The other night my wife and I did something we haven’t done since last October. Well you can stop sniggering because we went out for a meal together. Not with the grandchildren, just ourselves. Oh and a pen, notebook and camera. When you’ve had over 1,400 meals out over 26 years of restaurant reviewing old habits die hard.

I thought I might as well, for the blog. Anyway I could never switch off when I was working. I’d always pause mid-mouthful and ask myself what I could say about it if asked. Once on holiday we went to the famous Magpie fish and chip restaurant in Whitby. “Now you’re not working, just enjoy it,” admonished my wife.

“Hello Martin, Are you going to write about them?” called a well-known Sheffield character who spotted us coming in. And I thought, why not? Lots of Sheffield people eat here on holiday so a review would be legit. My wife didn’t quite see it that way but I jotted a few notes on a paper serviette, took the odd picture, wrote up the piece and in the end the paper settled the bill. Now that’s what I call a free meal.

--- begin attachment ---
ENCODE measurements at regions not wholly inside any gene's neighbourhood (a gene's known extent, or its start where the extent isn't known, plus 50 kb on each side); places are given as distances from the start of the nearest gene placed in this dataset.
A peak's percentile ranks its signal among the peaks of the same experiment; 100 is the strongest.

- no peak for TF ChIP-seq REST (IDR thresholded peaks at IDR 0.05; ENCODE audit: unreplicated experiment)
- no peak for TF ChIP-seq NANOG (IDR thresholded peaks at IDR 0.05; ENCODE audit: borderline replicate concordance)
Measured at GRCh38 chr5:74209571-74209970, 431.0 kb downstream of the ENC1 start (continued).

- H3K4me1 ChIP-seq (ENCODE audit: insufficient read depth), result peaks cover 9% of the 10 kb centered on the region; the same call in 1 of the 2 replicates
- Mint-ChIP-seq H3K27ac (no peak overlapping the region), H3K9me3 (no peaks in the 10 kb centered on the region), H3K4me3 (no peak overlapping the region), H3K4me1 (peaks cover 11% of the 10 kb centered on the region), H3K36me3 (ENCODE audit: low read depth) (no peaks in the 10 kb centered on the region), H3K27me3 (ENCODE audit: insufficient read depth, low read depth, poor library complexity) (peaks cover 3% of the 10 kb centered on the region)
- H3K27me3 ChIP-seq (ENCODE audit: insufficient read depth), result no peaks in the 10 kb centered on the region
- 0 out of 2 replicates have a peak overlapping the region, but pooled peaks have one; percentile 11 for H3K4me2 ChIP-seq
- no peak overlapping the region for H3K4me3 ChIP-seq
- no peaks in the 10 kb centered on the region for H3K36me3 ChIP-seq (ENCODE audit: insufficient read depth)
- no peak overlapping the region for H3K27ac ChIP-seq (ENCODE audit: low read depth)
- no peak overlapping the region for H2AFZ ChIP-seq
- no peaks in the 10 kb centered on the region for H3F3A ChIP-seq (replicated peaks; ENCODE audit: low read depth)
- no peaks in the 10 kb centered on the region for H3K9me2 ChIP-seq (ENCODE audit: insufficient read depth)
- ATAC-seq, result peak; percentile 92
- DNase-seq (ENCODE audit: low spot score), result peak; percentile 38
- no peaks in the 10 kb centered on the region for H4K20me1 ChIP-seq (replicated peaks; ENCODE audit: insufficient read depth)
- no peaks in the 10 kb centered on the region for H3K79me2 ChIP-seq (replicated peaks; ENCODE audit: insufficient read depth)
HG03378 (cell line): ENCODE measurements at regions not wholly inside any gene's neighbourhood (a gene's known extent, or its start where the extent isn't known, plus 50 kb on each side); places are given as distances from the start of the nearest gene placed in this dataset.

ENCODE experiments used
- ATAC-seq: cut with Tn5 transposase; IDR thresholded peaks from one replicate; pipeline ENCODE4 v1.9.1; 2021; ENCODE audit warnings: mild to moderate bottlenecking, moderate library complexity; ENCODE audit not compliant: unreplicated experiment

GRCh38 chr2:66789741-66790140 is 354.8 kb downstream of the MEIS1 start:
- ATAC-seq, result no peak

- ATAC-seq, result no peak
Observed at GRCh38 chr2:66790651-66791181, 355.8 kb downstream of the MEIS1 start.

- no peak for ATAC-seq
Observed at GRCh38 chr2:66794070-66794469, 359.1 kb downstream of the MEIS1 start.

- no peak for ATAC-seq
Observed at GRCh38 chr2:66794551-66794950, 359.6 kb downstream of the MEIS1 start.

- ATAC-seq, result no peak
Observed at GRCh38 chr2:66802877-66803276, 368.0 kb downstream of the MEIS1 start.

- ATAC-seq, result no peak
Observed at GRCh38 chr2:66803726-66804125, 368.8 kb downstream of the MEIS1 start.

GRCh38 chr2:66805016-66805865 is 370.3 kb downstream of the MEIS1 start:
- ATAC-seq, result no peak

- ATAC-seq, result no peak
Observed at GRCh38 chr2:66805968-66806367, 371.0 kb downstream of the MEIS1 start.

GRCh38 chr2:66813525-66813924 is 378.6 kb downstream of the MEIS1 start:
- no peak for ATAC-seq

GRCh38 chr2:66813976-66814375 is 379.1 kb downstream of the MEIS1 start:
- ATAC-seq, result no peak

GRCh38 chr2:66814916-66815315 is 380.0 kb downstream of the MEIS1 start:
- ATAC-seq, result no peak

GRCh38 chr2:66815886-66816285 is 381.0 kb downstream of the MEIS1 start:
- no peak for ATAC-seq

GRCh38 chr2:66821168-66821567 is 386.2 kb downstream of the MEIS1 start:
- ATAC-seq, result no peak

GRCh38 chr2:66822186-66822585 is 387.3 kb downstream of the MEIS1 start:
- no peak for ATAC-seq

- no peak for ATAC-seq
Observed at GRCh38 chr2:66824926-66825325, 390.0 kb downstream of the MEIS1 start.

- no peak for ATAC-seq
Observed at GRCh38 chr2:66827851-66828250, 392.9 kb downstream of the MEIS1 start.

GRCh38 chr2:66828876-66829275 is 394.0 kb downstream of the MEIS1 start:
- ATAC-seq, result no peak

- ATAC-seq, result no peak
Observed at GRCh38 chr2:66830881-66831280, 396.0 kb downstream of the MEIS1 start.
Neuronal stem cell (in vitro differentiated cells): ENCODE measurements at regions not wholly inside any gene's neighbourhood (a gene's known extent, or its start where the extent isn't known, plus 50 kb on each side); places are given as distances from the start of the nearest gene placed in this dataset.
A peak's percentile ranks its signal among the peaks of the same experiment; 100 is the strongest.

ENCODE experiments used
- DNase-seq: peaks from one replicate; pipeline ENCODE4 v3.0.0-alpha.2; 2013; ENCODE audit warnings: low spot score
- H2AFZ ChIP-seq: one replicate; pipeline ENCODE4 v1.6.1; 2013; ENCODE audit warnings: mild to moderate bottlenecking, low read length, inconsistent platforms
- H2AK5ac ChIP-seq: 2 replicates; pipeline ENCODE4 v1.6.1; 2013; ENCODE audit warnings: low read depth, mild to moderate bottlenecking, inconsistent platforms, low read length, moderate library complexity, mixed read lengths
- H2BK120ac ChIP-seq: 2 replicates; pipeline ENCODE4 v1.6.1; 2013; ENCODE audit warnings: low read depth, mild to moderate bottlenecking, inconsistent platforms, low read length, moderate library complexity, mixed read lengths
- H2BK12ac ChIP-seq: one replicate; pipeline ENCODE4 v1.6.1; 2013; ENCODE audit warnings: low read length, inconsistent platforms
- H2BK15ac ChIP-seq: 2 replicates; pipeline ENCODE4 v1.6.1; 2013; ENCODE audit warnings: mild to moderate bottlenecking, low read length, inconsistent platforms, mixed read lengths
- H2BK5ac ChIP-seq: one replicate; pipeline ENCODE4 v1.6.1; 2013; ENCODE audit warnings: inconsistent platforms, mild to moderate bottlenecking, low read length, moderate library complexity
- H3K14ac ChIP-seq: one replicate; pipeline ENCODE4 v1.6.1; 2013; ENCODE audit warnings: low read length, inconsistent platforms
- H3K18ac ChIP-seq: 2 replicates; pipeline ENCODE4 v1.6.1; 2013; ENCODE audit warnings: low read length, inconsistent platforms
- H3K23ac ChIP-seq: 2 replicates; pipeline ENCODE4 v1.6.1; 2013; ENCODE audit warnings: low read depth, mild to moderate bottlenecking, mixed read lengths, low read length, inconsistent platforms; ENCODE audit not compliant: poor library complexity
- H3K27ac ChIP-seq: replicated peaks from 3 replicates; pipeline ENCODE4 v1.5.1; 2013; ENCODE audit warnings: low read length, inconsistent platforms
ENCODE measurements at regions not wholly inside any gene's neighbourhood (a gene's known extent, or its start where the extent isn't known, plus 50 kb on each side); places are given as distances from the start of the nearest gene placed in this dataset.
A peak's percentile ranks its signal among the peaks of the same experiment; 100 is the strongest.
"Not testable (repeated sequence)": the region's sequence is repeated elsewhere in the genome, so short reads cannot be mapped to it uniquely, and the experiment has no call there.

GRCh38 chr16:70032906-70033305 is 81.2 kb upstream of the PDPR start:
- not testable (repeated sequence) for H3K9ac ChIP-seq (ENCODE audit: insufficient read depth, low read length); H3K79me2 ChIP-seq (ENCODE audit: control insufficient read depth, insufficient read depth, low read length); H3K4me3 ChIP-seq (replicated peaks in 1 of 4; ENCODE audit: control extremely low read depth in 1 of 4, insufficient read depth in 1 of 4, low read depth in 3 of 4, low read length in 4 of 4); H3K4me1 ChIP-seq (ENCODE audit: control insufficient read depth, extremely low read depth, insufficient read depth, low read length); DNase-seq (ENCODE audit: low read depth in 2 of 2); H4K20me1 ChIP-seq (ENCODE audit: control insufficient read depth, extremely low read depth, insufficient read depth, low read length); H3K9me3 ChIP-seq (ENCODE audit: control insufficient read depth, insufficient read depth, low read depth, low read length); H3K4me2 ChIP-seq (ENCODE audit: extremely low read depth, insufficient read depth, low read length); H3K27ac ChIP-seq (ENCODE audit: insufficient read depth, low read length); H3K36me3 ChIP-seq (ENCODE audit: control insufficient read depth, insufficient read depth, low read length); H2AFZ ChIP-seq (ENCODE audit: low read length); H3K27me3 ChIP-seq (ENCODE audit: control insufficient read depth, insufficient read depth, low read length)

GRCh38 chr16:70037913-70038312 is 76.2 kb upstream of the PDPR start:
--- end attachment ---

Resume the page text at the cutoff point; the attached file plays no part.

We were certainly paying at Remo’s in Broomhill, a place we invariably call in for coffee when we’re out shopping on Saturday. It’s got lots of atmosphere, looks authentic (the boss is Italian via Rotherham) and has very probably the best coffee in town.

Last year owner Remo Simeone finally realised his dream of expanding the place and doing rather more in the food side than a few salads and sandwiches and the odd hot dish cooked and brought in by veteran Sheffield restaurateur Marco Giove Senior. He hired his old pal Richie Russell as chef.


Chef Richie Russell